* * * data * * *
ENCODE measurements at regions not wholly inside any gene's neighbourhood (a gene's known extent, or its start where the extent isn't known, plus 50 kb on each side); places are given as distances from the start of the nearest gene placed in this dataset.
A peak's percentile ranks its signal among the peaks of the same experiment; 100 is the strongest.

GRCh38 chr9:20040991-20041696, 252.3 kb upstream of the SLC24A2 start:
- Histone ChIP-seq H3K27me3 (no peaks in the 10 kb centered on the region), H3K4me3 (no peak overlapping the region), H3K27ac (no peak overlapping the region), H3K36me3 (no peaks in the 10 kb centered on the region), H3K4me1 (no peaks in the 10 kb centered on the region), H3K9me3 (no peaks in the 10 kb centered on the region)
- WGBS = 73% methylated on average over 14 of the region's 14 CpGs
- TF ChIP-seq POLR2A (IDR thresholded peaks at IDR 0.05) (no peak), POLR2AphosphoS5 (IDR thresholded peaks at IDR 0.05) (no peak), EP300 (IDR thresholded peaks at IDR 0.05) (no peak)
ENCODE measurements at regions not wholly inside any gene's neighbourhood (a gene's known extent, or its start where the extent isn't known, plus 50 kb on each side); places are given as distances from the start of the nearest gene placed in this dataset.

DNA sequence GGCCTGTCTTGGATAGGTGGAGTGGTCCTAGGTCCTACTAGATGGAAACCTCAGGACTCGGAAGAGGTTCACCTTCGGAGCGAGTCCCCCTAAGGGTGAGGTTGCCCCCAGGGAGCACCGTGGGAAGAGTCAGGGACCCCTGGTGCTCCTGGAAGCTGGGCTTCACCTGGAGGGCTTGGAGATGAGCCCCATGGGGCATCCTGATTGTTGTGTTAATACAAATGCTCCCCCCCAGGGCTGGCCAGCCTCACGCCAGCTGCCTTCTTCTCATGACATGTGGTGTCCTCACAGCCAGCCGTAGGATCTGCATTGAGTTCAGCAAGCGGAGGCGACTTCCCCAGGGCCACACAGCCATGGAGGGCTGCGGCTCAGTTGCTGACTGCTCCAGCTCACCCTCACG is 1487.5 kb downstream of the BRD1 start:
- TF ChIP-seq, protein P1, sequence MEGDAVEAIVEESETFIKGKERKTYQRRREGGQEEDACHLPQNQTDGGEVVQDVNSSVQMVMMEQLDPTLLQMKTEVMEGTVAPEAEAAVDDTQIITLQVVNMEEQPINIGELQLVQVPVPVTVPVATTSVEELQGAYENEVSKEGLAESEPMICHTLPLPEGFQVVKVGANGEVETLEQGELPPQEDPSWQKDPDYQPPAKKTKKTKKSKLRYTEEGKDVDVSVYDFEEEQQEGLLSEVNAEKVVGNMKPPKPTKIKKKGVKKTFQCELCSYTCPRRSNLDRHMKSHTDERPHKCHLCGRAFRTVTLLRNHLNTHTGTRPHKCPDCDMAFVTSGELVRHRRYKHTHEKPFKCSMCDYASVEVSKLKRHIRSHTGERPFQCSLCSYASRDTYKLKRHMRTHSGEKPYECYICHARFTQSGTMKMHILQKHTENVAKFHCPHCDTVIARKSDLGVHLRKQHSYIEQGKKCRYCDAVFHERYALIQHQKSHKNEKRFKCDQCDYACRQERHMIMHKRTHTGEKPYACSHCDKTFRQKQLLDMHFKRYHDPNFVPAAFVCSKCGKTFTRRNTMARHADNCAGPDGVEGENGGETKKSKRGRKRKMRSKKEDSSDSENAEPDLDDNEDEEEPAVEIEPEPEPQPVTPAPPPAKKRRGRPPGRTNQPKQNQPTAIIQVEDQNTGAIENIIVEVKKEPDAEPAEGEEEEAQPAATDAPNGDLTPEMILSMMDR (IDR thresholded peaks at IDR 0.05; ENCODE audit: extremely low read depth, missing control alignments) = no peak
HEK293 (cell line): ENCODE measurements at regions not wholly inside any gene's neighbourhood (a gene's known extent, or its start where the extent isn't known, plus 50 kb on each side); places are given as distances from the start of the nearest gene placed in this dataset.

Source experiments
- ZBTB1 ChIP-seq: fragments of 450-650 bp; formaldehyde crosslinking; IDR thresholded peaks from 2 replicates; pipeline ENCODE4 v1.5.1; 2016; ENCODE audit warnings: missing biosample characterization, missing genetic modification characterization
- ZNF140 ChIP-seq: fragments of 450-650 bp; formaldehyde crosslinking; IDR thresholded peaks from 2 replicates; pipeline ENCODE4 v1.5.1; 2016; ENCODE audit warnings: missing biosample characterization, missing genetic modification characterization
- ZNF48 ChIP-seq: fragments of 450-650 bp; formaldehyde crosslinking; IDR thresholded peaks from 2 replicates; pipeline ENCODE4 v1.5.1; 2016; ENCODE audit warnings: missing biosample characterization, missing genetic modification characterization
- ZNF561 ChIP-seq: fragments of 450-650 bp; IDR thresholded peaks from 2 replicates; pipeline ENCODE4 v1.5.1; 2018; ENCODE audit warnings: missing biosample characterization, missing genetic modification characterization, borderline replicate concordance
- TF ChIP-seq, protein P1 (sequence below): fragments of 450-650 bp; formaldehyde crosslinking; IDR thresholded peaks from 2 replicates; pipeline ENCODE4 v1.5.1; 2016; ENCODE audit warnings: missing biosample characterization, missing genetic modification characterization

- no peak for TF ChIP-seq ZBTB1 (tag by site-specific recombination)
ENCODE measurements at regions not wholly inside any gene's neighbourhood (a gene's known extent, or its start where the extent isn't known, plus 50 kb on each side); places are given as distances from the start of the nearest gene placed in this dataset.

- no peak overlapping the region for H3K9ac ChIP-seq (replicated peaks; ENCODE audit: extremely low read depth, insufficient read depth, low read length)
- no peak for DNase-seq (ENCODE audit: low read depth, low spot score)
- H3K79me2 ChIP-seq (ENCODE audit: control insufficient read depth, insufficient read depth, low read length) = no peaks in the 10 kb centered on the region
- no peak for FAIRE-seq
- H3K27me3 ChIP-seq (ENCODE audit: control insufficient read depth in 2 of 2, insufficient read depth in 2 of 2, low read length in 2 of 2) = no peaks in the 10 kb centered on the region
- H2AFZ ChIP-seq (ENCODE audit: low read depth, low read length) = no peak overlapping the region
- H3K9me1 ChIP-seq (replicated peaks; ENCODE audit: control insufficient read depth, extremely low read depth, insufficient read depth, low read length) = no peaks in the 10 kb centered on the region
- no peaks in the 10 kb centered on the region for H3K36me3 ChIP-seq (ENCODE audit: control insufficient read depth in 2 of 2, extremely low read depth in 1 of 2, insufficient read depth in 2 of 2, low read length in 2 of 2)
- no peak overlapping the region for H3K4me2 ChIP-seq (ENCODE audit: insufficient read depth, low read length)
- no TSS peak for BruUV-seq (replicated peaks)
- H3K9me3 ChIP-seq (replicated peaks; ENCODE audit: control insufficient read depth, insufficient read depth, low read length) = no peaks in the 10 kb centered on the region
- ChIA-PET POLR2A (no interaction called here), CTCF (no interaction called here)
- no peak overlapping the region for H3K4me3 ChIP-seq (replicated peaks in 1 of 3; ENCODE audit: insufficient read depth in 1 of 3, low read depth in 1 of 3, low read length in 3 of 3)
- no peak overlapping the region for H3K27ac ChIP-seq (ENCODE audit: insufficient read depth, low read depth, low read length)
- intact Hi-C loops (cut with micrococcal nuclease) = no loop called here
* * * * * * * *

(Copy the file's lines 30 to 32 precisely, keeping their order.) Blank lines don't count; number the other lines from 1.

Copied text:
- ChIA-PET POLR2A (no interaction called here), CTCF (no interaction called here)
- no peak overlapping the region for H3K4me3 ChIP-seq (replicated peaks in 1 of 3; ENCODE audit: insufficient read depth in 1 of 3, low read depth in 1 of 3, low read length in 3 of 3)
- no peak overlapping the region for H3K27ac ChIP-seq (ENCODE audit: insufficient read depth, low read depth, low read length)